Staying in touch and agreeing on a code word: how to protect yourself from human trafficking
Women and children, who have been forced to leave their hometown, are particularly vulnerable to human trafficking. The U.S. State Department presents this conclusion in a report and underlines that this concerns almost 90% of Ukrainians who have left their homes. This includes 6.5 million Ukrainians in Europe alone, according to statistics from the United Nations High Commissioner for Refugees (as of September 13, they registered over 7 million refugees). In addition, the UN report states that between 900,000 to 1.6 million Ukrainians have been deported to the russian federation. Human rights activists have already recorded cases against so-called hosts, i.e. people who welcome refugees in their homes. Forced labour and sex slavery also remain relevant.
Here are some facts that internally displaced persons and refugees should keep in mind.
“Human trafficking threatens only individuals who have fled abroad.”
Actually, no. People who leave their hometown without documents and money and find themselves in an unfamiliar environment, even in their own country, are also at risk for forced labour and sexual exploitation. However, if they are abroad, their situation is even more complicated by the lack of knowledge of local laws and languages. Therefore, it will be difficult to complain or consult with human rights defenders or law enforcement officers. However, even if you are in Ukraine, you should keep your safety in mind and follow a number of simple rules:
- don’t give your documents to anyone (unless it’s a representative of the state authorities);
- relatives and friends should always know where you are and where you’re going;
- agree on a code word. If something happens to you but you can’t report it directly, your friends and family will immediately realize that you’re in trouble. Just say the code word;
- keep the phone numbers of the Ukrainian Embassy with you if you’re in a foreign country. If there’s no Ukrainian mission in the country where you’re staying, call the nearest embassy in another country.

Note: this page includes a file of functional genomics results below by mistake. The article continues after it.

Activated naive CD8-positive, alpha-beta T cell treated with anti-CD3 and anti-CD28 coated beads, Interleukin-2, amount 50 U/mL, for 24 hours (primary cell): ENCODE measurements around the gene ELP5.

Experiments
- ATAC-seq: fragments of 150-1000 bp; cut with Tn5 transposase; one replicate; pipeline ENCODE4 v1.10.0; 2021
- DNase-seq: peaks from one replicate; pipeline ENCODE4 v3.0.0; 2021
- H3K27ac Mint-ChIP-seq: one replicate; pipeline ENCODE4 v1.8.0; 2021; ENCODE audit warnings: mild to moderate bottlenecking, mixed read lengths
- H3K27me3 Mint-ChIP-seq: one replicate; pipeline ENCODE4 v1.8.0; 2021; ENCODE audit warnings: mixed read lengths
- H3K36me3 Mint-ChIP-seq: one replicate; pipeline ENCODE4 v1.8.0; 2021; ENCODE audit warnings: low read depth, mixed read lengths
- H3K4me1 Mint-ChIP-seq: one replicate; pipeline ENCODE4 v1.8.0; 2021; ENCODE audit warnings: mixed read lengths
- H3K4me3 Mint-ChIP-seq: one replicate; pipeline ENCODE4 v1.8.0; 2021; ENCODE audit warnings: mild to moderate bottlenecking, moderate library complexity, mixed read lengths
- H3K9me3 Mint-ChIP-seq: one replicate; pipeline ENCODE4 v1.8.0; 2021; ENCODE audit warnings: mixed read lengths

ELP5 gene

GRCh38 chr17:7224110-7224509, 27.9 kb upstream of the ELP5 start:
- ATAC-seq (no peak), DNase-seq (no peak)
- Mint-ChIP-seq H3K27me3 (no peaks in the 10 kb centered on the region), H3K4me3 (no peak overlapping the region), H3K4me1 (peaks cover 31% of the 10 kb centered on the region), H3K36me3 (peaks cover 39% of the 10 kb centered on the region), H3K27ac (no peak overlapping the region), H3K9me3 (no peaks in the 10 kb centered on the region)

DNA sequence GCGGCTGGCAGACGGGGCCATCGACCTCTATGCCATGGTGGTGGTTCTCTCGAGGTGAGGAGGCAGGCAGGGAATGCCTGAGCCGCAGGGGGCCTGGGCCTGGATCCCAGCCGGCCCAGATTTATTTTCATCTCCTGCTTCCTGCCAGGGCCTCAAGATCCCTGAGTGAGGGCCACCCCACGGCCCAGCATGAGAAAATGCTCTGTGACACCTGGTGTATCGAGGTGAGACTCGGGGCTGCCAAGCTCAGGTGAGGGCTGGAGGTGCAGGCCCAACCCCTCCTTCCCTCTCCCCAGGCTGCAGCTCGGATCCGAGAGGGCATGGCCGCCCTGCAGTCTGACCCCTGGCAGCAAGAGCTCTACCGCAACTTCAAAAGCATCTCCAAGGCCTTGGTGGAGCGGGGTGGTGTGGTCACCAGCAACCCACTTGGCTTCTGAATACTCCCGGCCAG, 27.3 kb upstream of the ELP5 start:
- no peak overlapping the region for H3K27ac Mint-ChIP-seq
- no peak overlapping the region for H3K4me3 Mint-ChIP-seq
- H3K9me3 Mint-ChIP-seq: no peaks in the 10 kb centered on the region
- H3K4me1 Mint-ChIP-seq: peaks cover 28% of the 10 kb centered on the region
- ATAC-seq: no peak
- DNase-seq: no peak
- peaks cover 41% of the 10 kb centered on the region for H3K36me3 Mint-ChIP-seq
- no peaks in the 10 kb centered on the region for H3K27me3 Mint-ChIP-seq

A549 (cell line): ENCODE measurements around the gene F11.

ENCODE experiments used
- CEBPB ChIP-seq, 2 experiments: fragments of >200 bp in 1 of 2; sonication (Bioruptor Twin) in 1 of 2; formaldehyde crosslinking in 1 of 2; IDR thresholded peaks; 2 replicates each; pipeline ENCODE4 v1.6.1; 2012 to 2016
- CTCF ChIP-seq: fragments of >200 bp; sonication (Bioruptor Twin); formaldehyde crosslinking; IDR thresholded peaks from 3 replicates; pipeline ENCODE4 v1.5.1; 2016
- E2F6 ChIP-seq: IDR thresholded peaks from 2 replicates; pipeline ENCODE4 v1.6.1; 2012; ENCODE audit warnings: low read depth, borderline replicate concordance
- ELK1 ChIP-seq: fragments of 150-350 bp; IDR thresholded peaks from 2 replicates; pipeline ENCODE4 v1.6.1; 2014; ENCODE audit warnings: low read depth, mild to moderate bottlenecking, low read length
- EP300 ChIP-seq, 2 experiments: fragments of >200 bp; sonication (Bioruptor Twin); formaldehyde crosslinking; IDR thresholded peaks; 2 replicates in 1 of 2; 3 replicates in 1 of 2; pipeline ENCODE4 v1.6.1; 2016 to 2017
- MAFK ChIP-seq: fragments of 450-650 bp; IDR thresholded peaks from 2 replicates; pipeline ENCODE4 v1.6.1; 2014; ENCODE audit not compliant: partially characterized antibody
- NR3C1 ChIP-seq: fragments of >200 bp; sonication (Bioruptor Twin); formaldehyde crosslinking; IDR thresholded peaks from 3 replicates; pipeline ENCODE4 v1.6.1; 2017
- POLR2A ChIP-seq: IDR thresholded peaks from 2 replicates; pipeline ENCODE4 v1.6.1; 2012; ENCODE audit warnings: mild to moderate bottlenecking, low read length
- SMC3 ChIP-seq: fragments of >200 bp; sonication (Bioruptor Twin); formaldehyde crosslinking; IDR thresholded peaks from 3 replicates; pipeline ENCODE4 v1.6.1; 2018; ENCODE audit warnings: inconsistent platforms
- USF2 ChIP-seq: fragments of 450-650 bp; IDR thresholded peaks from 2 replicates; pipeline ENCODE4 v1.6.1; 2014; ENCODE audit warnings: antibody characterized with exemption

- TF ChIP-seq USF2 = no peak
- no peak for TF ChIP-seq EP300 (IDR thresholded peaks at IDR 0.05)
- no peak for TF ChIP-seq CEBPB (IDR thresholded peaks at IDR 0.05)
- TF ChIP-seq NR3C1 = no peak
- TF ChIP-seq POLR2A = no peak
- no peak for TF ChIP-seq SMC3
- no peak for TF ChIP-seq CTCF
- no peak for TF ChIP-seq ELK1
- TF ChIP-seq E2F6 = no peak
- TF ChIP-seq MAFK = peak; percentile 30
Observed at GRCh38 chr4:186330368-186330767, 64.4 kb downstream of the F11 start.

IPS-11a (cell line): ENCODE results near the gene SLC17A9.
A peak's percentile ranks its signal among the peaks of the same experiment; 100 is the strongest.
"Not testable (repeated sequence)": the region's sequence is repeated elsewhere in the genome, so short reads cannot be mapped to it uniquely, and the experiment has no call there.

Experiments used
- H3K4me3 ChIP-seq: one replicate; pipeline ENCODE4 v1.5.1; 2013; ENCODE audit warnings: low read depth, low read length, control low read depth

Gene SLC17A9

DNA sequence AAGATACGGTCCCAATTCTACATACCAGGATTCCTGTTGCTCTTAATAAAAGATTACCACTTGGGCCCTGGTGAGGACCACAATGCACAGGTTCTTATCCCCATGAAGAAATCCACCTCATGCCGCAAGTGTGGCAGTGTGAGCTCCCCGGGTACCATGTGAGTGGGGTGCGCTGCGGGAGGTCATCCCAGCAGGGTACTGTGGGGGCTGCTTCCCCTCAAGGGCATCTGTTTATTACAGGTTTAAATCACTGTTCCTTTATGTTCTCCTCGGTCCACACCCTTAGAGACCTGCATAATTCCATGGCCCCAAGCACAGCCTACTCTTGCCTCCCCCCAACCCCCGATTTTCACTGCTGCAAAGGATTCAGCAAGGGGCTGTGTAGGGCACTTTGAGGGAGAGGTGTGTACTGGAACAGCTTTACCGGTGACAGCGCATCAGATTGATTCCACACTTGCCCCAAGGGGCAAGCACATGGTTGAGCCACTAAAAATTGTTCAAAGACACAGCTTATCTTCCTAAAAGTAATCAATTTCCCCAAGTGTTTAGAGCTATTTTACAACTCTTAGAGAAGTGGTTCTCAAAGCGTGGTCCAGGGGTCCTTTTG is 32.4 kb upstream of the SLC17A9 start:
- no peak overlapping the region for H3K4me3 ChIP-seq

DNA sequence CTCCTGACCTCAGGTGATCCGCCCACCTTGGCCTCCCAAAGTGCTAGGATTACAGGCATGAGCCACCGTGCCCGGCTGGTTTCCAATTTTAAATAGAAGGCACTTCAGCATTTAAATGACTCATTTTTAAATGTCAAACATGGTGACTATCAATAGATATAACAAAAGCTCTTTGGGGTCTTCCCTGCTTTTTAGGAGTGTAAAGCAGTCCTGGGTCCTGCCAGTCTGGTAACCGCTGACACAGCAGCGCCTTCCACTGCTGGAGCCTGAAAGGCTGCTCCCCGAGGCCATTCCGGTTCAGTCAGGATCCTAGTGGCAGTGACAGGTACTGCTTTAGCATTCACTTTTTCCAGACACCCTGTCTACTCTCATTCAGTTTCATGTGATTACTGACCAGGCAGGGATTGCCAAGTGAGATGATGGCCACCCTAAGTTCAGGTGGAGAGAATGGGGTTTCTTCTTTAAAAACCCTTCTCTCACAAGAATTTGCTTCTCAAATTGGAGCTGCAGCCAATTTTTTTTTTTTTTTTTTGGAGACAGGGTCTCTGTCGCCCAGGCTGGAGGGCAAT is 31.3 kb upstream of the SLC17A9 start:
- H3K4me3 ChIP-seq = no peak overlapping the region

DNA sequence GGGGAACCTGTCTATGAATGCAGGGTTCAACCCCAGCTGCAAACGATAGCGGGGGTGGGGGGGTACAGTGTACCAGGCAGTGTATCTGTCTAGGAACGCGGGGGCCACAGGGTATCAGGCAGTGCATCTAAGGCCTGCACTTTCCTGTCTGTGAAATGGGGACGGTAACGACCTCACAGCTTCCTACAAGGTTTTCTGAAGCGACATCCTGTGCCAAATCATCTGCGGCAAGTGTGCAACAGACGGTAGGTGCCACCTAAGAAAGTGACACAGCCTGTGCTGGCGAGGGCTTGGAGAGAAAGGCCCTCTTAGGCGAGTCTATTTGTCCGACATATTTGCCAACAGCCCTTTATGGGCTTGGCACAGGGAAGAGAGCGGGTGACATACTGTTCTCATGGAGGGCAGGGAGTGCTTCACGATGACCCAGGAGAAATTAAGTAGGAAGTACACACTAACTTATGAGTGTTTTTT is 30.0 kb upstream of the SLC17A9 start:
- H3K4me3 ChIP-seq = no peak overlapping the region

“The host says I have to clean and cook/care for his family.”
Let’s say your host or the host family tells you that you must do the household chores in order “to repay their hospitality”. In fact, this is already human trafficking. Human rights organizations have documented cases where people, who have taken in Ukrainian women refugees, then use them as domestic workers or as carers for family members. Or the situation may even lead to sexual harassment.
In a nutshell, instead of encouraging them to look for a job, as is often required in the countries where Ukrainians have settled, host families use them for unpaid family work. Such cases should be reported immediately to anti-trafficking hotlines. Of course, it should be understood that this doesn’t concern any personal agreements on household duties that you may have made with the host family. In fact, it would be perfectly normal to share these tasks as you live under the same roof. But, if it all falls on your shoulders and you can’t negotiate with the hosts, then it’s time to sound the alarm.
“Men have nothing to worry about. Women can usually be trusted”
Experts explain that women, girls and women with children are indeed at higher risk for human trafficking…especially when it comes to sexual exploitation and forced labour. However, this doesn’t mean that men have nothing to worry about, because they’re usually “responsible for the statistics” regarding labour servitude. For example, there are many cases of men going to work on a construction site, where their documents are taken away and they are literally forced to work only for food. In 2021, the Ministry of Social Policy informed that 46 out of 96 applications to establish the status of victims of human trafficking were filed by men. Therefore, everyone should be careful.
Another myth is that you need to be more careful if a man offers you a job, but if it’s a woman, you’re much less likely to get into trouble. Since fraudsters are already aware of this stereotype, they often use it against women who are looking for work. And so, other women become intermediaries in human trafficking schemes, using different manipulative schemes to persuade a job seeker to enter into a suspicious venture.
If you or your friends/relatives are in a situation related to human trafficking, please contact the embassy of the country where you’re currently staying, the law enforcement agencies, or call 112 - a universal emergency number that operates in many EU countries